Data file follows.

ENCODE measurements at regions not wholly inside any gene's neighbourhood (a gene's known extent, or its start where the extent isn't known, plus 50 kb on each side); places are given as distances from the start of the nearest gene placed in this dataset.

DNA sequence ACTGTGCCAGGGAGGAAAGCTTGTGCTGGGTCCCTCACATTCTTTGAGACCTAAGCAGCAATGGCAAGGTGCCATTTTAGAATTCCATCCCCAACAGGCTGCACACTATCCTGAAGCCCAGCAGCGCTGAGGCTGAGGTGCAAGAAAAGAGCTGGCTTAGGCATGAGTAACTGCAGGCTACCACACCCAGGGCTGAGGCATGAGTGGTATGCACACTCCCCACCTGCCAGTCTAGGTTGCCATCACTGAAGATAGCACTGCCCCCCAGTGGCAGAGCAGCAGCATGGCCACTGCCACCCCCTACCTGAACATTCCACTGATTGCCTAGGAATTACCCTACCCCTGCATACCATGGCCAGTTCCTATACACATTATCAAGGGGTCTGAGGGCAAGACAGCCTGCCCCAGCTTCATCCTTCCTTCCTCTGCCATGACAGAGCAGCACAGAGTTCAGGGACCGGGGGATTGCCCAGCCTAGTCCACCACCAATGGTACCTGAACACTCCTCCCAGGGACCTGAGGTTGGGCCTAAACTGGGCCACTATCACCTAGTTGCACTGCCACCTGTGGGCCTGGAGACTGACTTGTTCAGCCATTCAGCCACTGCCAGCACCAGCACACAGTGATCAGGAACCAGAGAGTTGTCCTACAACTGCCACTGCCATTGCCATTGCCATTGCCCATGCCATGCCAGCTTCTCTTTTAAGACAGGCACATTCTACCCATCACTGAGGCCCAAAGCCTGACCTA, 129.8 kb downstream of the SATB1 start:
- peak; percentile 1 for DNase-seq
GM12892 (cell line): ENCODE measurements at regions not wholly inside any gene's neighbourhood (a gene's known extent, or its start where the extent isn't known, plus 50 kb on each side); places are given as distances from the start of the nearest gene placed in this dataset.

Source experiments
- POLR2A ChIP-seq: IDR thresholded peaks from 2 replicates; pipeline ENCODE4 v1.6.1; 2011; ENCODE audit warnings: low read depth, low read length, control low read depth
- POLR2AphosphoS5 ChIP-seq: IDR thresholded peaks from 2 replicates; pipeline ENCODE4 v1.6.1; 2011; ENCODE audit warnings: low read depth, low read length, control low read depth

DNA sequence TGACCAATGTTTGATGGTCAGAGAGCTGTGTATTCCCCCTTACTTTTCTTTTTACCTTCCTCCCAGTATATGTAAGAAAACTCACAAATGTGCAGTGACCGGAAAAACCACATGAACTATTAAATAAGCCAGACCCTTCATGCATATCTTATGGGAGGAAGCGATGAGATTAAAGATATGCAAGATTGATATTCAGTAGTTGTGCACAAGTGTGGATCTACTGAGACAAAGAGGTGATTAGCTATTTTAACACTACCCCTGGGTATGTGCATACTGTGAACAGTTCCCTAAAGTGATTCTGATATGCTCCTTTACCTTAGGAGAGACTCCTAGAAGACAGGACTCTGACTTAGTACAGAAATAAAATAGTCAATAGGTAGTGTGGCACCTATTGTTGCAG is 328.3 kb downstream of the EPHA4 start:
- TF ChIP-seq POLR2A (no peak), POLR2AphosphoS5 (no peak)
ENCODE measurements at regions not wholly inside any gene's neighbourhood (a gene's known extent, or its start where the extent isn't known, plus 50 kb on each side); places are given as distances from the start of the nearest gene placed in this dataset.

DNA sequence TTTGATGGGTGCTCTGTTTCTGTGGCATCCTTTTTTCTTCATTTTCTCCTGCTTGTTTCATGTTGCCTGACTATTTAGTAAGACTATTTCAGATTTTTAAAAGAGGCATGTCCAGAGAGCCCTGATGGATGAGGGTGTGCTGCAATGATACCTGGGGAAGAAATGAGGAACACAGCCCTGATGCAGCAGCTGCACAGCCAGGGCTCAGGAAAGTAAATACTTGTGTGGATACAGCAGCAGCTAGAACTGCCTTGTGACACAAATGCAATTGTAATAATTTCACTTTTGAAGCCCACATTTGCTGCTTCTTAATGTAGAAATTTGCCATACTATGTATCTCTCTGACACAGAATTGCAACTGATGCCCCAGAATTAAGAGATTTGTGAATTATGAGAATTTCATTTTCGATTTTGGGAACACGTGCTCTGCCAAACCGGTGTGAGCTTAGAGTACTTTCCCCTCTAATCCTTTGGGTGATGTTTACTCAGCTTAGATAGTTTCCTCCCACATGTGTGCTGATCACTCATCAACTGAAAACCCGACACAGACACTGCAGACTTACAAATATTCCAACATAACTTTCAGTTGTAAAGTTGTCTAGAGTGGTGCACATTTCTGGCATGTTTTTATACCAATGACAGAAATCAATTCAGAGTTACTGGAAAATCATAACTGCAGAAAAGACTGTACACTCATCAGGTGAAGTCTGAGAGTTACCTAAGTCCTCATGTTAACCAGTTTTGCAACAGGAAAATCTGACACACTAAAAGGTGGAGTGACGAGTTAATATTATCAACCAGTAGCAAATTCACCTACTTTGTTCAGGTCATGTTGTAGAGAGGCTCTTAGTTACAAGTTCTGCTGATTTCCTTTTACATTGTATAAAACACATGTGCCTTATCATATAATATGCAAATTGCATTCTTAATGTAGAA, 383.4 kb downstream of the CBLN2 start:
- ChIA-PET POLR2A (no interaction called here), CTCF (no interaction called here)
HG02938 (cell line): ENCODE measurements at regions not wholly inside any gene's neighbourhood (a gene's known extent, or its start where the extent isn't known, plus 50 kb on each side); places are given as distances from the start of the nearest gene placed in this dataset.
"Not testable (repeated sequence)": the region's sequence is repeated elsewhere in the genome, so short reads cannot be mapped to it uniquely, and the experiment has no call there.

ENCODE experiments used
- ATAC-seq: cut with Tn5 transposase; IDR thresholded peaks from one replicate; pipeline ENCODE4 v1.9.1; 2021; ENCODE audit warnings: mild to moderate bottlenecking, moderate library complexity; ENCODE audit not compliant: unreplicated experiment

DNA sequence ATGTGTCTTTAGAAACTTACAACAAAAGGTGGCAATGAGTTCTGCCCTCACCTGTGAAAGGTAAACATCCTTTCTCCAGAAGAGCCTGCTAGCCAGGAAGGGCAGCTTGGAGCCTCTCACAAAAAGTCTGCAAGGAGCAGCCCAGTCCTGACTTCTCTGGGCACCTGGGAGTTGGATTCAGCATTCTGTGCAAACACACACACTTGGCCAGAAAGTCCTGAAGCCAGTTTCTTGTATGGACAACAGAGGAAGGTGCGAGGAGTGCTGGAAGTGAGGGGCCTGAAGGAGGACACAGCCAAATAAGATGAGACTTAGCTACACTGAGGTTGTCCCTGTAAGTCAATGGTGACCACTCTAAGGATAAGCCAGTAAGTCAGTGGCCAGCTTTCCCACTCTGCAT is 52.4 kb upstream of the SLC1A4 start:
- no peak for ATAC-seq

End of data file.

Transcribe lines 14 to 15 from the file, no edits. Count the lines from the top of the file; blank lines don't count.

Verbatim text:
"Not testable (repeated sequence)": the region's sequence is repeated elsewhere in the genome, so short reads cannot be mapped to it uniquely, and the experiment has no call there.

ENCODE experiments used